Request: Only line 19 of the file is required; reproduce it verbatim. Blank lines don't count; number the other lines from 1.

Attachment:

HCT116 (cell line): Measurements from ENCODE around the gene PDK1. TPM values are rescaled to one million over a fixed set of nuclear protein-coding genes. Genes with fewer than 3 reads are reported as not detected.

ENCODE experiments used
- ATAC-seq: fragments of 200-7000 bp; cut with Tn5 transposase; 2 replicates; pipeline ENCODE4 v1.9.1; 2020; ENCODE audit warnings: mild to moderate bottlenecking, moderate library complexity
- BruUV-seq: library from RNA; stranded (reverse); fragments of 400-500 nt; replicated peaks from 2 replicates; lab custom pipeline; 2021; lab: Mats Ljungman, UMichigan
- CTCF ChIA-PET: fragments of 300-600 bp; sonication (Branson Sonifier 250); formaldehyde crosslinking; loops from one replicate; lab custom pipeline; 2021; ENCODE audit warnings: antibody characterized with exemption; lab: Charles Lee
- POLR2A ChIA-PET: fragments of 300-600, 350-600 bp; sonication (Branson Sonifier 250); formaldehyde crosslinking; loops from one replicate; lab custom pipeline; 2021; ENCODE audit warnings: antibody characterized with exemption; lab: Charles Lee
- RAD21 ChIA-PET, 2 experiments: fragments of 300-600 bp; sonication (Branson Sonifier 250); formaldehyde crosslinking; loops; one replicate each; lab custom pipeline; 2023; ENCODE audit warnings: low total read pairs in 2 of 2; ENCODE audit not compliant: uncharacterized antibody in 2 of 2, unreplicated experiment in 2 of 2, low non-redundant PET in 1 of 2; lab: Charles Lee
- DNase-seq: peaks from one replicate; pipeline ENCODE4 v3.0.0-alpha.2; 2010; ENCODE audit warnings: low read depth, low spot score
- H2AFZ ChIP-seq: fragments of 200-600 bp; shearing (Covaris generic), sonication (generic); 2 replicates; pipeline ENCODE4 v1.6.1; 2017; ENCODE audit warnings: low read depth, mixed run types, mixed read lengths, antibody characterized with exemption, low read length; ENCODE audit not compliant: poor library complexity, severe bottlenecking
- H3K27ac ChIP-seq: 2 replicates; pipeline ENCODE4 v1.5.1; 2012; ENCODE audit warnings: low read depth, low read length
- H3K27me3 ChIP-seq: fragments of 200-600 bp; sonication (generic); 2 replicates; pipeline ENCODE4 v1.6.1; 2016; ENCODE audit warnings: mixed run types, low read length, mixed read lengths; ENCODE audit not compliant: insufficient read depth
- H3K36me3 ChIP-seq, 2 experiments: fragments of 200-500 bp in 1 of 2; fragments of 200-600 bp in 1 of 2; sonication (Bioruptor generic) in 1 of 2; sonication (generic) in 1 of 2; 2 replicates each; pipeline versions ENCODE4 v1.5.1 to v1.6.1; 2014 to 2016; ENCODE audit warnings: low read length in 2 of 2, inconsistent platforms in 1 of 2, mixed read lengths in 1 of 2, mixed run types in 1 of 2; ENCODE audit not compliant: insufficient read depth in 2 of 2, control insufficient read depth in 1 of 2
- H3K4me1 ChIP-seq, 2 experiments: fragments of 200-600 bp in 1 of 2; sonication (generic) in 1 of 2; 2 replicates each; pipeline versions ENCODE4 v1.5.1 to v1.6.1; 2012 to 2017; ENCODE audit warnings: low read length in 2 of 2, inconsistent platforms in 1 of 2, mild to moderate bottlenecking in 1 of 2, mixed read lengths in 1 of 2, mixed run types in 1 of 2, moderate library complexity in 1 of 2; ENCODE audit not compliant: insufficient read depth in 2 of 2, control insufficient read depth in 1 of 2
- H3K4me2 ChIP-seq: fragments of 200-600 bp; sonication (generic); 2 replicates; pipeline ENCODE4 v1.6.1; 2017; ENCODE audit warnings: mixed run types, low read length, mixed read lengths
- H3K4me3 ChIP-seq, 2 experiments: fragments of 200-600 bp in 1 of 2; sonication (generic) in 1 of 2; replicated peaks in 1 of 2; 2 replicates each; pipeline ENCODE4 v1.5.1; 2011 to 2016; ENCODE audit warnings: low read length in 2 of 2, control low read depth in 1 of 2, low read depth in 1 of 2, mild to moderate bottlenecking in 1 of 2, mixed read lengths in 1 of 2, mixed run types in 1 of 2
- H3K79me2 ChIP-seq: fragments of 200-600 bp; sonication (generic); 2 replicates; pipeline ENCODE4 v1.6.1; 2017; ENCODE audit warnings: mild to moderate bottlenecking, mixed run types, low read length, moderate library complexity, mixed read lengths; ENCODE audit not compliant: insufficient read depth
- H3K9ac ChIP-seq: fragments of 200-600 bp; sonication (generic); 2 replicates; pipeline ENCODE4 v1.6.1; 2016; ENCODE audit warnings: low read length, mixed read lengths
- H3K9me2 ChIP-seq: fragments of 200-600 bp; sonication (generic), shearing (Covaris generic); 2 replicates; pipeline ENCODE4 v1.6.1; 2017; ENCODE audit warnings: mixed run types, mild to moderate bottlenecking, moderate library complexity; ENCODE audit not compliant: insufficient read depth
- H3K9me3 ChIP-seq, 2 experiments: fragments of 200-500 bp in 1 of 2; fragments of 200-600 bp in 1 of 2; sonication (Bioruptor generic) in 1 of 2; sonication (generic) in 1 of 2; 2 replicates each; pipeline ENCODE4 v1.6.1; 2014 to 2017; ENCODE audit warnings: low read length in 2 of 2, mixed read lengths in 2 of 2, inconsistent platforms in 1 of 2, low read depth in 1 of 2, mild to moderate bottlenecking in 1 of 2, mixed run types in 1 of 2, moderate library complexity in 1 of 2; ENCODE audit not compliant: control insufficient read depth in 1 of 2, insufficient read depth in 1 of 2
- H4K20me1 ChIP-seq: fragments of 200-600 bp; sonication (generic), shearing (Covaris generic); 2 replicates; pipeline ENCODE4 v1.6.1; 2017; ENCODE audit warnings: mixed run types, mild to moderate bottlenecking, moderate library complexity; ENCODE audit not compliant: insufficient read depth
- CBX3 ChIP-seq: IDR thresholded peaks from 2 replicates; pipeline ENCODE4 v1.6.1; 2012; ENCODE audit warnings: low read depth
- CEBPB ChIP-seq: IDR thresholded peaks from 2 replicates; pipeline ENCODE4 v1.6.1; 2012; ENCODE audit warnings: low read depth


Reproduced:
- H3K9me3 ChIP-seq, 2 experiments: fragments of 200-500 bp in 1 of 2; fragments of 200-600 bp in 1 of 2; sonication (Bioruptor generic) in 1 of 2; sonication (generic) in 1 of 2; 2 replicates each; pipeline ENCODE4 v1.6.1; 2014 to 2017; ENCODE audit warnings: low read length in 2 of 2, mixed read lengths in 2 of 2, inconsistent platforms in 1 of 2, low read depth in 1 of 2, mild to moderate bottlenecking in 1 of 2, mixed run types in 1 of 2, moderate library complexity in 1 of 2; ENCODE audit not compliant: control insufficient read depth in 1 of 2, insufficient read depth in 1 of 2